The growing risk of civil war in the Middle East oil patch is very likely to mean a quick end to a U.S. recovery, warns David Kotok, chairman and chief investment officer at Cumberland Advisors.
Whatever happens, it will be protracted, messy, and bad for the United States, which is in no position to manage rapidly escalating energy costs, Kotok warns.
“Our U.S. ETF accounts are in the highest cash position they have seen in over two years. We think being fully invested when there is a shooting war in a major oil producing country is folly,” Kotok told his clients in a note.
Libyans stand atop an army tank.
The only position in which they will stay “overweight” is energy, Kotok says.
Geopolitical risk is the big unknown here, Kotok explains. China is evacuating thousands of workers.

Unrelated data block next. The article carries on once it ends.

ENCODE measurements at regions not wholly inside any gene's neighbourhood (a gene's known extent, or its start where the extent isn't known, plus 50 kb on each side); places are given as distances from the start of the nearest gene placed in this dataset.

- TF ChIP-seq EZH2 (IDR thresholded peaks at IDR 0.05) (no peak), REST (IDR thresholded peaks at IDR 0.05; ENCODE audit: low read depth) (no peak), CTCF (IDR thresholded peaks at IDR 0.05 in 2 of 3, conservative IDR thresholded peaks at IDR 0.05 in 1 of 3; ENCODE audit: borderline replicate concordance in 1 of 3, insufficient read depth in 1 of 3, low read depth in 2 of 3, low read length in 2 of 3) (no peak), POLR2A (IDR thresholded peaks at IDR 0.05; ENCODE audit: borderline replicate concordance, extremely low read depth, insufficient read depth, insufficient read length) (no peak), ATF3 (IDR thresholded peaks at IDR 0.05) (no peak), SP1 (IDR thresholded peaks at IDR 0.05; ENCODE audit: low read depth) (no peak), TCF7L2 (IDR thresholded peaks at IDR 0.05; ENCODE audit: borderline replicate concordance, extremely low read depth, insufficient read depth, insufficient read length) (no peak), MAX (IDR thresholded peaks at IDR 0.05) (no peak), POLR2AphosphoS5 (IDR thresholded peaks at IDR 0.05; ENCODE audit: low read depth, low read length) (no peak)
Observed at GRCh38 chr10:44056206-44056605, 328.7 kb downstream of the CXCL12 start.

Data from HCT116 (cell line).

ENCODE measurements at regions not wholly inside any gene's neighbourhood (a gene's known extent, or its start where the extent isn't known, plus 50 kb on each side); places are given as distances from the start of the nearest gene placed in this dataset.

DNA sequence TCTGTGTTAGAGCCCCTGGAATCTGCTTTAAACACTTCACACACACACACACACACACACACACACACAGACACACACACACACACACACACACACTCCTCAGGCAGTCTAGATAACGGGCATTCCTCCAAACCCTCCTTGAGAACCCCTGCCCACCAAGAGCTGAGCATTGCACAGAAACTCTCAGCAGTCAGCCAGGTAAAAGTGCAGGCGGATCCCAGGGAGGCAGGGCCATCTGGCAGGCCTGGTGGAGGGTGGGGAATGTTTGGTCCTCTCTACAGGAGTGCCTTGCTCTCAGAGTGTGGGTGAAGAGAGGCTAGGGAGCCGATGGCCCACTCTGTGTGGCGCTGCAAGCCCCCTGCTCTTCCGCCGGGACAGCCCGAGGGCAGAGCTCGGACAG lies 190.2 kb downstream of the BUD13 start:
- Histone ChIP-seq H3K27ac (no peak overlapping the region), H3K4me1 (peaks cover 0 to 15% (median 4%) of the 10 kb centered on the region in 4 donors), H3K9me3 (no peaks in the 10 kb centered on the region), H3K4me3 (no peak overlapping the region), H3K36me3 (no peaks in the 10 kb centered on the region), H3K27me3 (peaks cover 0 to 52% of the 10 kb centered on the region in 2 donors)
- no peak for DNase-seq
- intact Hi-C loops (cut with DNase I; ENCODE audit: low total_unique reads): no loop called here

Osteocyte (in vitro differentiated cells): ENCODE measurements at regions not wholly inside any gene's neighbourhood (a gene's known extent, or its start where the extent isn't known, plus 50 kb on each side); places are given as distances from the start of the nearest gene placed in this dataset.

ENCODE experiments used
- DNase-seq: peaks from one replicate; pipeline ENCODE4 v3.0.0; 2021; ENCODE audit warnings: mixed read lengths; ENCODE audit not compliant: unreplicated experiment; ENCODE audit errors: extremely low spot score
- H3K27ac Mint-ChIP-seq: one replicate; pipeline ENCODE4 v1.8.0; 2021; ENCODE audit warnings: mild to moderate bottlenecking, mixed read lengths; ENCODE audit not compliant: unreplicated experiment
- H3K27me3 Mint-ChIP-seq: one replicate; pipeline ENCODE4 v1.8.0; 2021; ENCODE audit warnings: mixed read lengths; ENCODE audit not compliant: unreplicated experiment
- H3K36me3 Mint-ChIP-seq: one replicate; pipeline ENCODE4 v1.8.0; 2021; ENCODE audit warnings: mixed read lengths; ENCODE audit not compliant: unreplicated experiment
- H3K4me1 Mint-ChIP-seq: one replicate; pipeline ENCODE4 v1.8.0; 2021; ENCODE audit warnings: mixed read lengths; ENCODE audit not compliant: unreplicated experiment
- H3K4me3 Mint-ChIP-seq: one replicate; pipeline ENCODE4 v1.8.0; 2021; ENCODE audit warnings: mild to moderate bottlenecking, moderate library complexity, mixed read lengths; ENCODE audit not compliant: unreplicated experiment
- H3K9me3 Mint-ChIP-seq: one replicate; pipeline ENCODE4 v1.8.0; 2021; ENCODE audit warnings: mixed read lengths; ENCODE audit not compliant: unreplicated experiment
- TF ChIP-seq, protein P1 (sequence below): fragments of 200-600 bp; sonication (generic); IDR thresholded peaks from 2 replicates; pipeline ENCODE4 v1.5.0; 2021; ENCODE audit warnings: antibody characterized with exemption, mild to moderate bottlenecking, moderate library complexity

“We are watching a ‘sea change’ occur among one-tenth of the world’s population and among the world’s low cost marginal producers of the world’s energy. Scenarios with benign outcomes and peaceful transitions appear remote,” he says.
A one-cent increase in the price of gasoline is a “tax” on consumers of $1.2 billion, Kotok points out. Since a dollar rise in the barrel price means a 2.5 cent increase in gasoline, expect gas to cost between $4 and $5 soon, he warns, on top of already rising food prices.
That could lead to a third round of easing by the Federal Reserve, Kotok suggests.
Saudi Arabia is in talks with oil companies to increase production to offset any lost supply due to the Libyan chaos, according to a Financial Times report.
“You can only expect the price to go up. It is fear of the unknown. The risks are all to the upside,” an unidentified oil trader told the U.K. daily. “Saudi Arabia needs to respond.”
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